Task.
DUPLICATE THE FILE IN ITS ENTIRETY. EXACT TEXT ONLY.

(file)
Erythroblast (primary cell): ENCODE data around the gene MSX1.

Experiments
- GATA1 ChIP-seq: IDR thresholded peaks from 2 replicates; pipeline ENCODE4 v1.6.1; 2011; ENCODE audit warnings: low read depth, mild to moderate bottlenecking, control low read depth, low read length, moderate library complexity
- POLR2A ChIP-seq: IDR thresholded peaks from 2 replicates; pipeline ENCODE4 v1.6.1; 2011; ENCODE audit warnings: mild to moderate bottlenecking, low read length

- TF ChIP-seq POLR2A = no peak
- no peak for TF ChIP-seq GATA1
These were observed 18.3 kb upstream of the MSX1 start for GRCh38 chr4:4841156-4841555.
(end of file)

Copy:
Erythroblast (primary cell): ENCODE data around the gene MSX1.

Experiments
- GATA1 ChIP-seq: IDR thresholded peaks from 2 replicates; pipeline ENCODE4 v1.6.1; 2011; ENCODE audit warnings: low read depth, mild to moderate bottlenecking, control low read depth, low read length, moderate library complexity
- POLR2A ChIP-seq: IDR thresholded peaks from 2 replicates; pipeline ENCODE4 v1.6.1; 2011; ENCODE audit warnings: mild to moderate bottlenecking, low read length

- TF ChIP-seq POLR2A = no peak
- no peak for TF ChIP-seq GATA1
These were observed 18.3 kb upstream of the MSX1 start for GRCh38 chr4:4841156-4841555.